In the northeast of the Flemish province of Antwerp lies the municipality of Mol. Although this name may not ring a bell, here white sand of the purest quality was discovered in the 19th century. Since then, Sibelco has been mining this white gold and has even dedicated a museum to it.
Sibelco is a Belgian company which specialises in quartz sand. From its headquarters in Antwerp, it manages 174 production sites in 31 countries, employing more than 8,500 people. Nevertheless, Sibelco’s story began very modestly and accidentally.
Digging the canals
The white sand that Sibelco has been mining in the Mol region since the second half of the 19th century was discovered when digging the Kempen canals. It was mined at shallow depths and deposited on the banks. When a barge master took a sample of the white sand it turned out to be of the highest quality.
After Antoon van Eetvelde, steward of Baroness Elisabeth de Candèle de Gijseghem, got wind of the sand, he started buying up all the worthless land along the canals. These areas around were mined with shovels and large scoop nets to a depth of 4 metres.
Dredging mills were used from 1882 and sand dredgers from 1888. Small companies were founded with names like Sablières et Carrières Réunies, Taquenier, La Moloise, Campinoise, Silversand Pilkington or Nouvelles Sablières de Mol.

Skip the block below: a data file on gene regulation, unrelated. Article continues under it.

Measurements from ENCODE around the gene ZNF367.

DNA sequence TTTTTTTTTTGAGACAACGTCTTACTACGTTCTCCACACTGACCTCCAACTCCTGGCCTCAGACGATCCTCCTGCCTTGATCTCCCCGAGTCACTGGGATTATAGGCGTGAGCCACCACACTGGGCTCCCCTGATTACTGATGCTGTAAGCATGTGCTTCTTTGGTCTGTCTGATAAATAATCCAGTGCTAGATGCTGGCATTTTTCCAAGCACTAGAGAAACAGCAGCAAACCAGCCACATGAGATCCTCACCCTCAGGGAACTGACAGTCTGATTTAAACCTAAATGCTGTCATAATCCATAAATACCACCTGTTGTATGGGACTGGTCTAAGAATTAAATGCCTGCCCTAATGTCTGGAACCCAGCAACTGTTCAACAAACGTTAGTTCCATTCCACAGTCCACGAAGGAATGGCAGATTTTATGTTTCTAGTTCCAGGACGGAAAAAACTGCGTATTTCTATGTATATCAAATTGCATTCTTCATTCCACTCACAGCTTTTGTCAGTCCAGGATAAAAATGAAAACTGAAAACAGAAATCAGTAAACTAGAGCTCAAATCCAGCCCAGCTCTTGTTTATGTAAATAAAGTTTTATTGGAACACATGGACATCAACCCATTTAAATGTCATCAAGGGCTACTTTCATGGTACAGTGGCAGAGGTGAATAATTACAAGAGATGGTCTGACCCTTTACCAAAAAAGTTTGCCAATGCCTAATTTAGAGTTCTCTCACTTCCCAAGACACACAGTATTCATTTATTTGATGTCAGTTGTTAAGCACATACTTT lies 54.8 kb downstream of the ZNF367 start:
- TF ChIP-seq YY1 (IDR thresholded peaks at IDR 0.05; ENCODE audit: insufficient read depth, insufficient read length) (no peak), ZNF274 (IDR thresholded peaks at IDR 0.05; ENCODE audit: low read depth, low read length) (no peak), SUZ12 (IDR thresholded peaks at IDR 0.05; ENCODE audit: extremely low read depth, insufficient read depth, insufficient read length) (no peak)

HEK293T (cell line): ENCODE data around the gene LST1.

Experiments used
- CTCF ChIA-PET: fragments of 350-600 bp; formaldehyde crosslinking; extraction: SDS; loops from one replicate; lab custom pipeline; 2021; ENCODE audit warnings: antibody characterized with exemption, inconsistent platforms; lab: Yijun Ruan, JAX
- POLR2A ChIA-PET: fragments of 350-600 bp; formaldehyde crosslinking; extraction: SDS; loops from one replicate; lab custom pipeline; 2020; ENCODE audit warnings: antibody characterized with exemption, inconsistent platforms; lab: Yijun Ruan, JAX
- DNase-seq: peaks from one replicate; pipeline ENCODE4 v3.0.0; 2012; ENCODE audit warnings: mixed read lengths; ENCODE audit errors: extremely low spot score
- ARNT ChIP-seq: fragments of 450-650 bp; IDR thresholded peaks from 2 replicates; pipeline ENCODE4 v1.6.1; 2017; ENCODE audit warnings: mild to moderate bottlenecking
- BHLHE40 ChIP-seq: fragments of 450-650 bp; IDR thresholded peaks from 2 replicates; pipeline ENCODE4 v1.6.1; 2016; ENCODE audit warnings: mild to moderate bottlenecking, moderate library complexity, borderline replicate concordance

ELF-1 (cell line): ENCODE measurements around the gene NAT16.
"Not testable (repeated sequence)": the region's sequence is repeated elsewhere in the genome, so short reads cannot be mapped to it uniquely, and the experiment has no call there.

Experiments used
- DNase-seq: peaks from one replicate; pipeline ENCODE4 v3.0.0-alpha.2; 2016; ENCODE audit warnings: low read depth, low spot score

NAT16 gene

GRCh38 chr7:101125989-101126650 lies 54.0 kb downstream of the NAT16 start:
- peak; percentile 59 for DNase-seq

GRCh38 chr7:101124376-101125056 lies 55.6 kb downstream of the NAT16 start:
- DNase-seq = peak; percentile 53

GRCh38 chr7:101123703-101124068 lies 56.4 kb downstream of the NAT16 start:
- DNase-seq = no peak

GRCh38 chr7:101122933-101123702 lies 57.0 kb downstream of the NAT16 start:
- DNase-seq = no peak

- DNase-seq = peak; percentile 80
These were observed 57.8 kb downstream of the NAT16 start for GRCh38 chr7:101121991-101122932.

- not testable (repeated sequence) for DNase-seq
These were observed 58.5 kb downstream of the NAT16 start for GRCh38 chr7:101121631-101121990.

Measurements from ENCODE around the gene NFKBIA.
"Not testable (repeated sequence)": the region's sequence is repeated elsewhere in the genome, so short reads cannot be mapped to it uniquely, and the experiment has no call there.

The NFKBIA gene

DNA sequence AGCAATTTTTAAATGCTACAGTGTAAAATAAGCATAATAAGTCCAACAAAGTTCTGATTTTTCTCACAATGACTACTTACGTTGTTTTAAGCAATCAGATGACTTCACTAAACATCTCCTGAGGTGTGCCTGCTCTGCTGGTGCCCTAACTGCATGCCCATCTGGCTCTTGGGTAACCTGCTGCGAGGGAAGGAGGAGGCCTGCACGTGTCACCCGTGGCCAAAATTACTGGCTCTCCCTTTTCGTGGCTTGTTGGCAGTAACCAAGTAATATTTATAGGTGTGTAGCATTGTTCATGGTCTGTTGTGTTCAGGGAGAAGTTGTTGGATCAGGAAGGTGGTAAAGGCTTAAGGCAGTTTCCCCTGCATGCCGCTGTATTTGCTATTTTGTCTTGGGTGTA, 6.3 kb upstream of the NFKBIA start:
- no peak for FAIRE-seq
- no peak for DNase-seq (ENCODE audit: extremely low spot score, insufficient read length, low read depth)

Companies disappeared or merged, until finally only one remained: Sibelco, which today is the world market leader in the extraction of white sand. The company is owned by several Belgian families, including the Emsens family, who still live near the white sand’s original source.
Those wishing to explore the history of this white gold can visit ’t Kristallijn, located in the middle of the reclamation area. This socio-cultural initiative of Sibelco consists of a 39550 m² site, with a partially public park and walkway overlooking the lake.
It was Jaques Witz who designed the site. This Belgian landscape architect, who died in 2018, became world-famous in 1970 with his study project for a design of the Belgian pavilion at the World Expo in Osaka, Japan. This was followed by commissions in all corners of the world, from Japan, Belgium and Italy to Switzerland, Portugal and the US.
French president François Mitterrand asked Witz to design the Paris Jardin du Carrousel et des Tuileries near the Louvre. Subsequently, he also had him redesign the gardens of the Élysée Palace.
Disclaimer: During the Christmas holidays, Belga is putting the spotlight on locations with exceptional collections under the heading ‘unique visit’.
© Geert Budenaerts